Friday, 26 October 2012

Twitching on the Floor: Hotline Miami

My eyes sting and my hands hang claw-like over the mouse and keyboard. I have spent the last three or so hours hunched over my glowing laptop dispensing quick precise death. Or at least for part of the time. The rest has been taken up with frantic gasps between badly aimed gun shots, misplaced punches, and strange backward movements which more often than not have left me leaking florescent red stuff over some indistinguishable hotel lobby.  

It's hard to tell how many times I've died in Hotline Miami. But for all my failed attacks and spilt blood I've also managed to successfully traverse the nine levels which I've so far played and this in itself feels like an achievement. Like several other games in recent years who have courted serious difficulty tempered by satisfying gameplay, Hotline Miami achieves its addictiveness through the quick, unhindered movement from death to life. As quickly as you fall in these neon halls you promptly get up again, ready to replay and replay until you either get the level perfectly right or stumble upon a bit of savage luck.

Amidst all this dying and respawning, HLM 's real achievement is the pervasive sense of tension which is applied to all aspects of the game. Every movement is a tense, quick action; every wait charged with potential - the almost comically quick attack. And when you aren't murdering criminals, in the game's perfectly brief downtime, the florid 80s aesthetics work to extend you're violence into some kind of recurring hallucination. It captures something of that sleazy, neon, coked-up brutality which must have happened somewhere in the 80s.

Tom Bramwell's excellent review for Eurogamer expressed this well, drawing attention to how it works as a whole piece - unable to achieve its effect without any one of its individual elements. In many ways this is clearly true of the game. I feel like I've been snorting grotty lines of cut coke because of the adrenaline procured from the horrifyingly tense combat along with the gritty/glitzy dichotomy associated with the 1980s. However, I can't help but feel that this enveloping sensation somewhat papers over some quite glaring problems with the game.

The most obtrusive problem is that the AI is rubbish. Enemies often respond quickly and brutally to any sound you make (even when you're not making any sound!). This is perfectly fine as it forces you to be very clever with your attacks and makes stealth one of the best ways to complete levels. The problem occurs when enemies inexplicably do nothing.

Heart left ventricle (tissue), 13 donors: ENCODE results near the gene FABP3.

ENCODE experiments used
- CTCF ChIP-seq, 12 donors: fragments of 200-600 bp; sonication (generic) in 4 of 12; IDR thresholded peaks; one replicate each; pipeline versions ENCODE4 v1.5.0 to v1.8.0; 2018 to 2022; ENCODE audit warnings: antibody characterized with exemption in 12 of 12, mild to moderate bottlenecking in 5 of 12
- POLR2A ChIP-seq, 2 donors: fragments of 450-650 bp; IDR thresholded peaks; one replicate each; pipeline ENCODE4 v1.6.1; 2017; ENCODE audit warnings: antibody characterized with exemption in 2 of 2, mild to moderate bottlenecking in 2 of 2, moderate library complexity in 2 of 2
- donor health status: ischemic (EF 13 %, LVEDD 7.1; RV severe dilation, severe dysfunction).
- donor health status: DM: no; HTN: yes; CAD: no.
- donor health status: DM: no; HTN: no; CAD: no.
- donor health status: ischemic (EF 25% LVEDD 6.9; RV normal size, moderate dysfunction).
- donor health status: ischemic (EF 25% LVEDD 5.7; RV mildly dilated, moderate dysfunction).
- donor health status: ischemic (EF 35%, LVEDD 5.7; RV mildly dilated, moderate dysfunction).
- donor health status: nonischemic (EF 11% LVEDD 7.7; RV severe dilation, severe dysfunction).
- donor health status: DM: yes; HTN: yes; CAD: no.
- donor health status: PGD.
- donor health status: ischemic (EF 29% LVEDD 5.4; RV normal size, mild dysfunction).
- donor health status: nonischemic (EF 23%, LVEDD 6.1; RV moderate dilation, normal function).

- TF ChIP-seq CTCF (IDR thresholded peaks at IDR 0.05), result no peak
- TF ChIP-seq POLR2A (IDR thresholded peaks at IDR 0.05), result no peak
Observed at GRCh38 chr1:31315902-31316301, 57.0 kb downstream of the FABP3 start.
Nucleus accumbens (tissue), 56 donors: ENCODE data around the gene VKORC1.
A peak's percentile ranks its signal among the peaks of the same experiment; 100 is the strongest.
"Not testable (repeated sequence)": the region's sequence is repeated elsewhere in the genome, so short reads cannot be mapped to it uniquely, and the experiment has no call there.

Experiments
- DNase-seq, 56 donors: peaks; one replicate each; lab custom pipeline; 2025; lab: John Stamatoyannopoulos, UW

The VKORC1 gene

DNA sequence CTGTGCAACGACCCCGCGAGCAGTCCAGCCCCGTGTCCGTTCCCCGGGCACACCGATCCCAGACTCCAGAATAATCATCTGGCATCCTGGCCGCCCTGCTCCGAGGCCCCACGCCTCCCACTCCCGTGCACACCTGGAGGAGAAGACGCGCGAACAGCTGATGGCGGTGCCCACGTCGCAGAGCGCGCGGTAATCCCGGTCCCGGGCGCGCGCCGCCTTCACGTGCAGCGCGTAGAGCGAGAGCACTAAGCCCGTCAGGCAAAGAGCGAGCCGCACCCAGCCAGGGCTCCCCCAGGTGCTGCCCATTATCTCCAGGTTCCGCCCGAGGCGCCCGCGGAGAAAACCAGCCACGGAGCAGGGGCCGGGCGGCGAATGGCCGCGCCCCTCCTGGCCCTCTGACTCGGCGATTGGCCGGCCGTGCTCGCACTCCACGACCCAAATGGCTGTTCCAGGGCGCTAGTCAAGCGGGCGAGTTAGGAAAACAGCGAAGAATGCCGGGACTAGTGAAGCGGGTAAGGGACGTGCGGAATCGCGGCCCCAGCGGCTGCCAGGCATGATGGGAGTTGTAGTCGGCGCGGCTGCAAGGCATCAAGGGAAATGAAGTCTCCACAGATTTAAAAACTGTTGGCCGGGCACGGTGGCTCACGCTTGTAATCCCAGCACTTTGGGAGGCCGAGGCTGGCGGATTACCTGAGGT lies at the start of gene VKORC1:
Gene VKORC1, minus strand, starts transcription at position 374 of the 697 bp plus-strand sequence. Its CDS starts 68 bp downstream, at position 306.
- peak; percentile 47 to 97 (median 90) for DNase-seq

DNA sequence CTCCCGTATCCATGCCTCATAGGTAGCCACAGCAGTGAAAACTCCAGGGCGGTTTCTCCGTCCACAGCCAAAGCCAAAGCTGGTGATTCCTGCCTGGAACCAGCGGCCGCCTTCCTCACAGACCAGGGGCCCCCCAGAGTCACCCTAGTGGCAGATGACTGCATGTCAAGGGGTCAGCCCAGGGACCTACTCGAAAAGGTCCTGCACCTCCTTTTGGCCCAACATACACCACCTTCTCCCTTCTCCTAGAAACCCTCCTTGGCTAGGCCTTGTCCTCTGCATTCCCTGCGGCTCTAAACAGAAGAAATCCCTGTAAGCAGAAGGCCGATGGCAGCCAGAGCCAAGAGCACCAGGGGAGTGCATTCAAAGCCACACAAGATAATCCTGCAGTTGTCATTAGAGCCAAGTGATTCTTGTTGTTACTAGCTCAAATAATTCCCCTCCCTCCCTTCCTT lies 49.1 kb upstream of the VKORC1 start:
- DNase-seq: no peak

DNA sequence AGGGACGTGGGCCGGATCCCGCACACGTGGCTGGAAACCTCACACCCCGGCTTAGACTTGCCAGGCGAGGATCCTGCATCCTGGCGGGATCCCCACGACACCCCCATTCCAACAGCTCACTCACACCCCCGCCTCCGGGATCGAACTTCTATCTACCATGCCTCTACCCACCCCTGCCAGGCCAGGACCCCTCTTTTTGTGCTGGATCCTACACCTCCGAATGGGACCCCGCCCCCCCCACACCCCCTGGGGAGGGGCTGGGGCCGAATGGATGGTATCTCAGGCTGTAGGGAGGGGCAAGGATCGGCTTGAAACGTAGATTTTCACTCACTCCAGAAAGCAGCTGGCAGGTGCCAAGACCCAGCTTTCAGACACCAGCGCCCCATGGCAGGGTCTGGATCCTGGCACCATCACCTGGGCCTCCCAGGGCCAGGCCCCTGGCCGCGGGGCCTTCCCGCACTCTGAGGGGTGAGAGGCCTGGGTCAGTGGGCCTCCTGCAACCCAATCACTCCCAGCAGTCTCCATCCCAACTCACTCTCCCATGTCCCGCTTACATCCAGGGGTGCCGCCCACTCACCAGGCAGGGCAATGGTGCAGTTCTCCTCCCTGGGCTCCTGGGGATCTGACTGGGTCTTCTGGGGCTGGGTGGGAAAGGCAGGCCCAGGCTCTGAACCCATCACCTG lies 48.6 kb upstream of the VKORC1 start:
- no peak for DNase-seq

One tactic which I've really enjoyed using in the later levels - whose rooms are just too difficult for me to clear intelligently - is finding a decent corner in a room with a good angle on the door and simply gunning down the enemies from there. This of course needs a bit of gun management as each weapon has a finite amount of ammo but it seems to work quite well most of the time. The problem is when no one hears you! Trying to get their attention when you're being stealthy is frustratingly easy but when you're being blatantly loud they appear to know instinctively to stay on their determined patrol paths. This could well be a clever bit of programming (and if so, compliments to them) but I get the feeling it's not. It's also not unlikely to have your enemies simply walk over a dead comrade without batting an eye while another time they will search for you rigorously.

This all adds a level of unpredictability to the game which no doubt adds to the games distinctiveness and arguably its charm. But in a game which challenges the player to use precise and considered actions, these niggles often really add  unwanted frustration. You could easily argue that it's just part of the game's brutality but I feel like that's a bit of a copout in a game which works best when you victories and defeats mostly come from personal considerations or mistakes. To my mind it's a fair criticism of an otherwise brilliant game.

So far Hotline Miami has left me shaking: clammy handed and heart pounding. It's no doubt one of the fiercest and most twitchy game I've played in a while, but one whose style matches and perfectly complements this gameplay. This isn't a violent gore-fest in the traditional sense. There is measure and power behind the twitch controls and the violence: sometimes precise, sometimes frenzied. It's made me feel stressed, desperate, powerful, intelligent, brutal and satisfied - but also empty. At those moments when everything is done; when the rooms are cleared of all virtual life, there is a moment where all the adrenaline slowly fades and you walk back through the remnant scenes of the level's violence. It's kind of profound - until it all starts over again and then all that matters is killing. 

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